Fear of Second Tsunami in Java and Sumatra as Indonesian Volcano Anak Krakatau continues to Rumble

Marisha Dolly Singh
The Indonesian government has extended tsunami warnings after the Anak Krakatau volcano erupted a second time on Sunday.

The Indonesian government has extended tsunami warnings after the Anak Krakatau volcano erupted a second time on Sunday. Its first eruption caused a tsunami wave which has caused widespread destruction and the death of atleast 280 people.

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Preliminary studies of the tsunami say that the volcano’s eruption caused underground tectonic activity and landslides undersea which created the killer tsunami waves of Saturday night.

The head of the National Disaster Management Agency, Sutopo Purwo Nugroho, held a news conference on Java. "Recommendations from [the] Meteorology, Climatology and Geophysical Agency are that people should not carry out activities on the beach and stay away from the coast for a while," he said.

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He added, "The potential for a fresh tsunami is still possible because the volcanic eruption of Anak Krakatau continues to occur, potentially triggering another tsunami."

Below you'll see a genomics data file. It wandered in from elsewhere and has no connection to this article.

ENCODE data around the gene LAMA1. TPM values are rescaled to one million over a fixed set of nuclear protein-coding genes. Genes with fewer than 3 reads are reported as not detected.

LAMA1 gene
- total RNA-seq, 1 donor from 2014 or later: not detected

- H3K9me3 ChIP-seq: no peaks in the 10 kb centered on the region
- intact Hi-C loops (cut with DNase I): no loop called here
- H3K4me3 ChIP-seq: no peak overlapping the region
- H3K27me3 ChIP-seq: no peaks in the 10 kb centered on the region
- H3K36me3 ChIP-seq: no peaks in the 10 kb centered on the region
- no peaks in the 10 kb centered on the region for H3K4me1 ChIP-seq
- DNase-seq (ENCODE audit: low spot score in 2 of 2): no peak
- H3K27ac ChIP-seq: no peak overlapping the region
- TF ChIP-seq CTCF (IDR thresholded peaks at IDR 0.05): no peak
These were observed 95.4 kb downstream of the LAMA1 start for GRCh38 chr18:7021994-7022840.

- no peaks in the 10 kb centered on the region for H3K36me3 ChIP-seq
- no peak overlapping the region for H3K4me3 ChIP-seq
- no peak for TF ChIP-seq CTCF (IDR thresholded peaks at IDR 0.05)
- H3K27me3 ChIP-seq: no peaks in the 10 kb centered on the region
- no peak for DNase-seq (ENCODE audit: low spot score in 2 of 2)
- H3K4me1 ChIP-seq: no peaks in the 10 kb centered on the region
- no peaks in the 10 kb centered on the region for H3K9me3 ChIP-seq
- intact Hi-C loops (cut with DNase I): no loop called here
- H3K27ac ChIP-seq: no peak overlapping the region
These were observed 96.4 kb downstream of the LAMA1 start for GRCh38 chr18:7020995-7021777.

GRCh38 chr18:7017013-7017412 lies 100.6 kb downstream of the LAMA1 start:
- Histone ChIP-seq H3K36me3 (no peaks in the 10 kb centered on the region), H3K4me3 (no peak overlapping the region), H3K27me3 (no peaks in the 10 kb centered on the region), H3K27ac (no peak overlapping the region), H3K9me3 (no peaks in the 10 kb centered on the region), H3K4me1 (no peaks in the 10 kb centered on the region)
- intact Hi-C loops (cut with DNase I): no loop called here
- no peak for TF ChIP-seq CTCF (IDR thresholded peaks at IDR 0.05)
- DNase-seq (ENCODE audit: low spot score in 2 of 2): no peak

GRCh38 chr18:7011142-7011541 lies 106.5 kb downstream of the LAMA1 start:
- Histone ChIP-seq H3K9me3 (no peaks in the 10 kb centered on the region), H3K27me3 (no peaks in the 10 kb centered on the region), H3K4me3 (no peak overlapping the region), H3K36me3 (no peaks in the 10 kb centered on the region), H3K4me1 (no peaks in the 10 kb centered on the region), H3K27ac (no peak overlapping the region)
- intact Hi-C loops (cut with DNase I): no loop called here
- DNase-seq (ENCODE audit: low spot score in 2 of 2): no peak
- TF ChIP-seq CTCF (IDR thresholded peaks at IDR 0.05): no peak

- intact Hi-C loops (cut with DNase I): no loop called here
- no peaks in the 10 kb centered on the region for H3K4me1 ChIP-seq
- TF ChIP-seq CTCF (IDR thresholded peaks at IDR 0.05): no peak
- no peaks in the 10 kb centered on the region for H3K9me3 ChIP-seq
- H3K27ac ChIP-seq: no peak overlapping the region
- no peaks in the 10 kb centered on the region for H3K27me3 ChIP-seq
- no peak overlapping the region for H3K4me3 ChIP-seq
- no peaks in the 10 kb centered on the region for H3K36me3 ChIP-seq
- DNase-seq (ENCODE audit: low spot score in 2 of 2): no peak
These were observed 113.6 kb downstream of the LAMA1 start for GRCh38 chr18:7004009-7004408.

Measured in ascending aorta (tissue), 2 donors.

The Anak Krakatau volcano is a relatively young volcano, having emerged in the sea channel between the Java and Sumatra islands less than 100 years ago. The volcano in the Sunda strait of Indonesia was formed in 1927 after the Krakatoa volcano eruption.

The Anak Krakatau has had minor rumblings over the years and it had seen increased activity in recent months. However, most warning systems for a tsunami track earthquakes as a large displacement of water during an underground quake leads to the formation of a tsunami wave. Reports say that the recent volcanic eruption in the Anak Krakatu, apart from causing landslides also led to the collapse in the west-southwest flank of the volcano. A report on the BBC website analyses that this sudden activity would have sent millions of tonnes of rocky debris into the sea, pushing out waves in all directions.

This eruption at night combined with unusual tectonic activity saw few warning signals go off which led to so many Indonesians being caught unaware on the islands of Java and Sumatra.

Indonesia witnesses frequent earthquakes as the archipelago lies on the rim of fire – close to the Earth’s equator  and unstable tectonic plates in the Pacific Ocean. This has led to the formation of many volcanoes which see frequent eruptions and in turn cause massive tsunami waves.

Indonesia’s city of Palu saw more than 2,000 people die in September which was again caused by a powerful earthquake followed by another deadly tsunami wave.